The effects of revenue decoupling on state-level gains in demand-side energy efficiency
Anders, Robert Scott.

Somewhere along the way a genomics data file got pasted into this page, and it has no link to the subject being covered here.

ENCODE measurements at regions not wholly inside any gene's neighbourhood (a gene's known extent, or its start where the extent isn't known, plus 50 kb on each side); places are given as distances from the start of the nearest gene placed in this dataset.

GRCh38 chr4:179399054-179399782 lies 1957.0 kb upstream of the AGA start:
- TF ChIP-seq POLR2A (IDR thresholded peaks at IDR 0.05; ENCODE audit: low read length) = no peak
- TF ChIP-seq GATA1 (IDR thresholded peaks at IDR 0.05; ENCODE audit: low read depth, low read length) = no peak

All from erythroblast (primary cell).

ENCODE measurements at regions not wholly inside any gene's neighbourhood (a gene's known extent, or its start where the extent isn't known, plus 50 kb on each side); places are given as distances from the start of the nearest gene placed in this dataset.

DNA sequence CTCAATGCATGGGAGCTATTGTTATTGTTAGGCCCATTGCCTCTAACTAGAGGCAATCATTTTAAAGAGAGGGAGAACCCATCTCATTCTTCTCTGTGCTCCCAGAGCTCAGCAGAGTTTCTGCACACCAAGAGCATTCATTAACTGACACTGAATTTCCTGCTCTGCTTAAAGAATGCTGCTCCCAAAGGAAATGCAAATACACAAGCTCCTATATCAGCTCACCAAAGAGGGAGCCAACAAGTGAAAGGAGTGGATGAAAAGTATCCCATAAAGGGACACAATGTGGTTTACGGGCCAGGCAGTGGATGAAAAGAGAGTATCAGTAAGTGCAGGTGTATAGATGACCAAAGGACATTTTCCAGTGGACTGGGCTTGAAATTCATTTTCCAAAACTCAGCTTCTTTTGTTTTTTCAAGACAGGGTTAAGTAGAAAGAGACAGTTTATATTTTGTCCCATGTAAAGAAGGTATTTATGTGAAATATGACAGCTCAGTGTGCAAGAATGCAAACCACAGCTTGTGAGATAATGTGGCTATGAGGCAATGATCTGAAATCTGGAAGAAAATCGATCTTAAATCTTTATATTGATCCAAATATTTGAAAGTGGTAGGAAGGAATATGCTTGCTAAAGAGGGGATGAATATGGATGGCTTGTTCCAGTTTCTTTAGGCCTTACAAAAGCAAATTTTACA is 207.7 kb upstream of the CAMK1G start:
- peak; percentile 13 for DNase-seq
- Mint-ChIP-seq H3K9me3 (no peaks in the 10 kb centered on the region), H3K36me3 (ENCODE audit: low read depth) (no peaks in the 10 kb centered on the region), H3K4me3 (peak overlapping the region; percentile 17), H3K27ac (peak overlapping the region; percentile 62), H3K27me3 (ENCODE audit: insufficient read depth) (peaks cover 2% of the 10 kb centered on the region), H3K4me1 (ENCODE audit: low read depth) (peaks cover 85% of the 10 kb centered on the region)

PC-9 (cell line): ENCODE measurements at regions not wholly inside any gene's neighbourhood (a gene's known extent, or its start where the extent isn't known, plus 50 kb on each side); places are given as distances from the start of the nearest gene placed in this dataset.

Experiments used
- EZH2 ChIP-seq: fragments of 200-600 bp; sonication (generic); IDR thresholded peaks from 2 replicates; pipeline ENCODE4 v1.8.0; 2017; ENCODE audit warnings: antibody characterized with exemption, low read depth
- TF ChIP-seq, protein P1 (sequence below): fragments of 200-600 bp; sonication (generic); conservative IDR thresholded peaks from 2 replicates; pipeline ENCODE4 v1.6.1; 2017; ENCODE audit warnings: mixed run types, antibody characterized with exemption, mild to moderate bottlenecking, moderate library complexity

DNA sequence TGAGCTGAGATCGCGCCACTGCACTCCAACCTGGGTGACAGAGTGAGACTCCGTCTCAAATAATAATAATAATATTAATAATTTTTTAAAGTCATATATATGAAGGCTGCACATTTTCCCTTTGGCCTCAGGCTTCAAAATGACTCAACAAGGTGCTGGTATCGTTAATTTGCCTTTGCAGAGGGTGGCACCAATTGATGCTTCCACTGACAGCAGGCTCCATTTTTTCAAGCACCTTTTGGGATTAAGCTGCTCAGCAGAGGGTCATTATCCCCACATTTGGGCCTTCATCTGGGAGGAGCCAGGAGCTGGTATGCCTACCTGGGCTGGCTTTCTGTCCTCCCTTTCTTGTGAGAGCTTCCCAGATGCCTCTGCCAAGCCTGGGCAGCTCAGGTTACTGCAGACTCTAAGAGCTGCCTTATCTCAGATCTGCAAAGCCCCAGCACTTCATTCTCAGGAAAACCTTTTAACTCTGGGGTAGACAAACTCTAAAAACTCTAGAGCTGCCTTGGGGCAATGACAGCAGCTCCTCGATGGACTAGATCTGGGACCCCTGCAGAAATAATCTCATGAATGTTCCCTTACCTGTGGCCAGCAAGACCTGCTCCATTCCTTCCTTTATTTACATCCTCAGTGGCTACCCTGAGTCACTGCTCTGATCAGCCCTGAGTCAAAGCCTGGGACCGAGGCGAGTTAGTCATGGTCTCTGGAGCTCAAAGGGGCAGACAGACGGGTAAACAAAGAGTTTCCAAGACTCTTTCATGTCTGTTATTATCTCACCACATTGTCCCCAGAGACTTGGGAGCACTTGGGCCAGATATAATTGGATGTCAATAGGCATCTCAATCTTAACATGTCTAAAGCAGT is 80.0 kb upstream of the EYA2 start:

Thesis (M.P.P.)--Georgetown University, 2011.; Includes bibliographical references.; Text (Electronic thesis) in PDF format. Revenue decoupling is not a new policy tool but it is a controversial one. Beginning in California in the early 1980s, policymakers attempted to separate an electric utility's revenue from the amount of electricity it sold. The goal of the policy was to remove a utility's disincentive to support initiatives that reduce electricity demand and increase consumer energy efficiency. The history of decoupling has been wrought with compelling success stories and dismal failures, which have caused many states to question whether revenue decoupling is truly a useful policy. This research attempts to help state-level policymakers understand the empirical correlation between the use of revenue decoupling and a state's gains in energy efficiency.; The basic analytical framework includes two models. The first model shows the effects of decoupling on energy efficiency gains as an annual rate (in megawatt hours) and the second model shows the effects on the single most intense hour of electricity production in a given year (in megawatts). The variables controlled for in the OLS regression reflect categories of production, consumption, demand-side management and state-level policies. The panel dataset includes twenty states--10 with decoupling and 10 without--over a period of two years.; The results indicate that revenue decoupling has a statistically significant effect on a given state's gains in energy efficiency during peak level demand, and a very strong effect on gains in the annual rate of energy efficiency.
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